Old Timers 

They've been around awhile, but these standbys still make anyone's cut

Blossom
Seafood
Entrées $15-$20
Downtown. 171 East Bay St. 722-9200
Lunch, Dinner, and Sunday Brunch

New blood only seems to improve the food along East Bay Street. New chef Adam Close continues the traditions at Blossom while refocusing the seafood-heavy menu and bringing his own take on contemporary American cuisine to what is still one of the best places to grab a quick lunch on lower East Bay. Of course, they also serve a fine dinner, turning out innovative pizza from a wood-fired brick oven, but we go for the delectable fried squid, small and tender like they should be, never overcooked, perfect with just a squeeze of lemon and cold glass of white wine at the bar.

Bowens Island Restaurant
Seafood
Entrées $5-$10
James Island. 1870 Bowens Island Road. 795-2757
Dinner (closed Sun. and Mon.)

Bowens is back, and they are slowly resuscitating the business they had before a fire left the oyster room in a charred heap last fall. With a couple of burners set up in the old oyster room, the burned out shell of the legendary place is slated for a good facelift and in the meantime, locals are packing it in on the covered deck outside. There will only ever be one Bowens and the Barber family's dedication to its preservation should inspire us all, or at least get us out there for our fair share of those tasty shellfish when the "R" months roll back around.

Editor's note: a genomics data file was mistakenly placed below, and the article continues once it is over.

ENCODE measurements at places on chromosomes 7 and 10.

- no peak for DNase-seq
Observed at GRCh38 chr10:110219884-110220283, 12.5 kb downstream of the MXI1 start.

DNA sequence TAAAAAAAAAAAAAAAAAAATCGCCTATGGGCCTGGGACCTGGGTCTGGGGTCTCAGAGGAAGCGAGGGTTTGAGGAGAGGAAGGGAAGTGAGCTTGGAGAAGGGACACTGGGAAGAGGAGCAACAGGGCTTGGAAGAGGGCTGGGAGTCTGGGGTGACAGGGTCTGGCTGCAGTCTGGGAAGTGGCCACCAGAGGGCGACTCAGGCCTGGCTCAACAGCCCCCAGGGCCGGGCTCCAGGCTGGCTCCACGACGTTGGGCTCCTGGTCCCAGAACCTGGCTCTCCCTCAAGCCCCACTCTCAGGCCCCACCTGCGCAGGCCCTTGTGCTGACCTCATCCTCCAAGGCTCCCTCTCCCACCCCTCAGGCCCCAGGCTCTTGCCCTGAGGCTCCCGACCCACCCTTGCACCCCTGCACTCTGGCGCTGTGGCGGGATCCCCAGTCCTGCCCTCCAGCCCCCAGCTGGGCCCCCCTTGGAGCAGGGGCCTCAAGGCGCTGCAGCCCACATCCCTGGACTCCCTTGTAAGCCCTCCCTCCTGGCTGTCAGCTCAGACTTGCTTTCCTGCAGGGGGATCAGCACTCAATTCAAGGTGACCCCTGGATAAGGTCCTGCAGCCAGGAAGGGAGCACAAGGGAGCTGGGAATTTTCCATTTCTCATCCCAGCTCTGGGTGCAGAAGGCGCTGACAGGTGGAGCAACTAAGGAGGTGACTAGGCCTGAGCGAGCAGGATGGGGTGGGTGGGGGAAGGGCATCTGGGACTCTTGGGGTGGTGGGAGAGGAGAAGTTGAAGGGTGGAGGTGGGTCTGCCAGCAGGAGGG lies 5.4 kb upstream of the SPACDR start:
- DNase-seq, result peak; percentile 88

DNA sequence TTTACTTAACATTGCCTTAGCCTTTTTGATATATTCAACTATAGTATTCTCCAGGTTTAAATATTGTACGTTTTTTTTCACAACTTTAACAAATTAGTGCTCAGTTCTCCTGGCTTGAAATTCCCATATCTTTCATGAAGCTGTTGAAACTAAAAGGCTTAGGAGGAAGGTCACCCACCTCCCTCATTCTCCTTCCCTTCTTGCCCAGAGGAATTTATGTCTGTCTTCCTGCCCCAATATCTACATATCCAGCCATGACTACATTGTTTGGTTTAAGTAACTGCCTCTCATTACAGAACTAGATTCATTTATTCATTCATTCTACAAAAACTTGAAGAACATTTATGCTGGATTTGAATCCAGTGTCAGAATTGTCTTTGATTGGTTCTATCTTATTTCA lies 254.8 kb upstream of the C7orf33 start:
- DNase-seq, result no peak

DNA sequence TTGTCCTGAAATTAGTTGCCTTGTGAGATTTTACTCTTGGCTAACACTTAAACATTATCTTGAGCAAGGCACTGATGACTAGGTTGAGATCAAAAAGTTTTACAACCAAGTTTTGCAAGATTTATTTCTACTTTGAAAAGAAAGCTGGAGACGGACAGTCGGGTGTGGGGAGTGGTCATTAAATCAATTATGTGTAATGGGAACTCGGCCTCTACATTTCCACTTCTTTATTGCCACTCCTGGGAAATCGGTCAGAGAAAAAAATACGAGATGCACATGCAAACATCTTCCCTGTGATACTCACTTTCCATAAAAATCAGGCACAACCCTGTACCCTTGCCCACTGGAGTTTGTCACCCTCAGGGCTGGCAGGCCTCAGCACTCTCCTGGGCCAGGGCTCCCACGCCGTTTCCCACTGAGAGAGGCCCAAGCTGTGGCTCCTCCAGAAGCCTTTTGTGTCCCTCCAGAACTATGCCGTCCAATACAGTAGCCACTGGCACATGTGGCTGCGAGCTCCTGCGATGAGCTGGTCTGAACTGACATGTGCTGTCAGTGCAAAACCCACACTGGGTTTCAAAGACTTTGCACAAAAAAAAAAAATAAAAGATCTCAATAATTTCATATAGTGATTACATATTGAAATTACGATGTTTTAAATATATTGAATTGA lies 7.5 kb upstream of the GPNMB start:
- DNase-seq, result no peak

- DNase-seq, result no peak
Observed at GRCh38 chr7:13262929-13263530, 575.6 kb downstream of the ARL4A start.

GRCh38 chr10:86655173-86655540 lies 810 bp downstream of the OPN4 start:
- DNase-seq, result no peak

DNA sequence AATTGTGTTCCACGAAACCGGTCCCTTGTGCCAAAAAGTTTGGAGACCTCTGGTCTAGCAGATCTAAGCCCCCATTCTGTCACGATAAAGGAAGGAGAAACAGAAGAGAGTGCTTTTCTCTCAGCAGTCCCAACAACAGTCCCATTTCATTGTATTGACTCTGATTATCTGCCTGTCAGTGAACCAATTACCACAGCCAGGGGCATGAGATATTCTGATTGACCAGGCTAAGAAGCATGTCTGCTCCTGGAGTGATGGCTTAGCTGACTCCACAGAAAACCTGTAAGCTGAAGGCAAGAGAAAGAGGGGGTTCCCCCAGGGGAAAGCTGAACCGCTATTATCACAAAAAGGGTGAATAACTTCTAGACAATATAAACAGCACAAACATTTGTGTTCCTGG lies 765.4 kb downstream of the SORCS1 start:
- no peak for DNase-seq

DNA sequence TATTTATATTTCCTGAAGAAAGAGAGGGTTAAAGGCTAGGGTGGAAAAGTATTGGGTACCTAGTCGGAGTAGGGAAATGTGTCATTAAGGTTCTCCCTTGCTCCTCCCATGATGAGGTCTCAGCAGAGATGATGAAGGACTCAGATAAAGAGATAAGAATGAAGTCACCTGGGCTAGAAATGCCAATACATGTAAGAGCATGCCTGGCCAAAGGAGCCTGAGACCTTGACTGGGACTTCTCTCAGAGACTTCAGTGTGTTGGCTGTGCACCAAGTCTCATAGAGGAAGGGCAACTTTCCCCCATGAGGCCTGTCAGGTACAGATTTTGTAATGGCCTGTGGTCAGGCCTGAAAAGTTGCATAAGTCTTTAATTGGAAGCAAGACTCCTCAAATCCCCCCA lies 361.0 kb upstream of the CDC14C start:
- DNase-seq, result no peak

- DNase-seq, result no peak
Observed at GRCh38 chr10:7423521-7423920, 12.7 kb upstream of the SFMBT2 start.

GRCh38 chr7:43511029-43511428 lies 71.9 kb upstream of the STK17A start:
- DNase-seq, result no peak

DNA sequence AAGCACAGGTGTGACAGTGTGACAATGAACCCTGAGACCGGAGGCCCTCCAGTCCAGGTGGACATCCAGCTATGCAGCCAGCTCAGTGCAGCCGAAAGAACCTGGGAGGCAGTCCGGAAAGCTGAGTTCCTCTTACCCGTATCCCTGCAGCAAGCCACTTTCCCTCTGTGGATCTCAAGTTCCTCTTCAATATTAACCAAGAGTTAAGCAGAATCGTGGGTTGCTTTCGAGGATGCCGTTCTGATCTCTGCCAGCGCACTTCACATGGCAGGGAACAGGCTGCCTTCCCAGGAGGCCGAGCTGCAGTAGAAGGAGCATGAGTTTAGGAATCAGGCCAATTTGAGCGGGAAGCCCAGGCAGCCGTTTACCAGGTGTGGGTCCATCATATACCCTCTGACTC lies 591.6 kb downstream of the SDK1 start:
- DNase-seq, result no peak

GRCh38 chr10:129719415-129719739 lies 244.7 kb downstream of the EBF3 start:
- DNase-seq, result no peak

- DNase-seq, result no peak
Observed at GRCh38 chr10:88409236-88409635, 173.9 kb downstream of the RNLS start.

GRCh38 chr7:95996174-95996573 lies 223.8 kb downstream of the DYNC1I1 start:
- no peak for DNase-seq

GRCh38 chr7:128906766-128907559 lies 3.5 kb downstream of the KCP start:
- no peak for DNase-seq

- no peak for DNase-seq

Charleston Grill
American/Eclectic — Upscale
Entrées $20 and up
Downtown. 224 King St. 577-4522
Dinner

This is the place that started it all — proving that urban redevelopment is not as evil as some would have you believe. What is now the Charleston Place Hotel complex anchored the revitalization of the entire peninsula above Broad Street, which is to say that almost every fine dining establishment in town owes its very existence to the pioneering that took place in this location. That spirit continues to drive innovation at this hallowed dining spot. New drapes, a retooled dining room, and an exciting-looking menu structured around flavor and style makes Charleston Place a must-see this spring. Manager Mickey Bakst's new focus on cultivating a more local crowd is paying off, with a great bar scene already emerging to the weekend tunes of The Gradual Lean with Quentin Baxter and lots of friends cavorting among plates of inspired food from executive chef Bob Waggoner and sous chef extraordinaire Michelle Weaver. Their fusion of Southern roots and French flair takes on a whole new meaning with a menu that categorizes food as "Lush," "Southern," "French," or "Cosmopolitan" — a bold move for such an established venture, but one that creates a renewed reason to check out the Grill.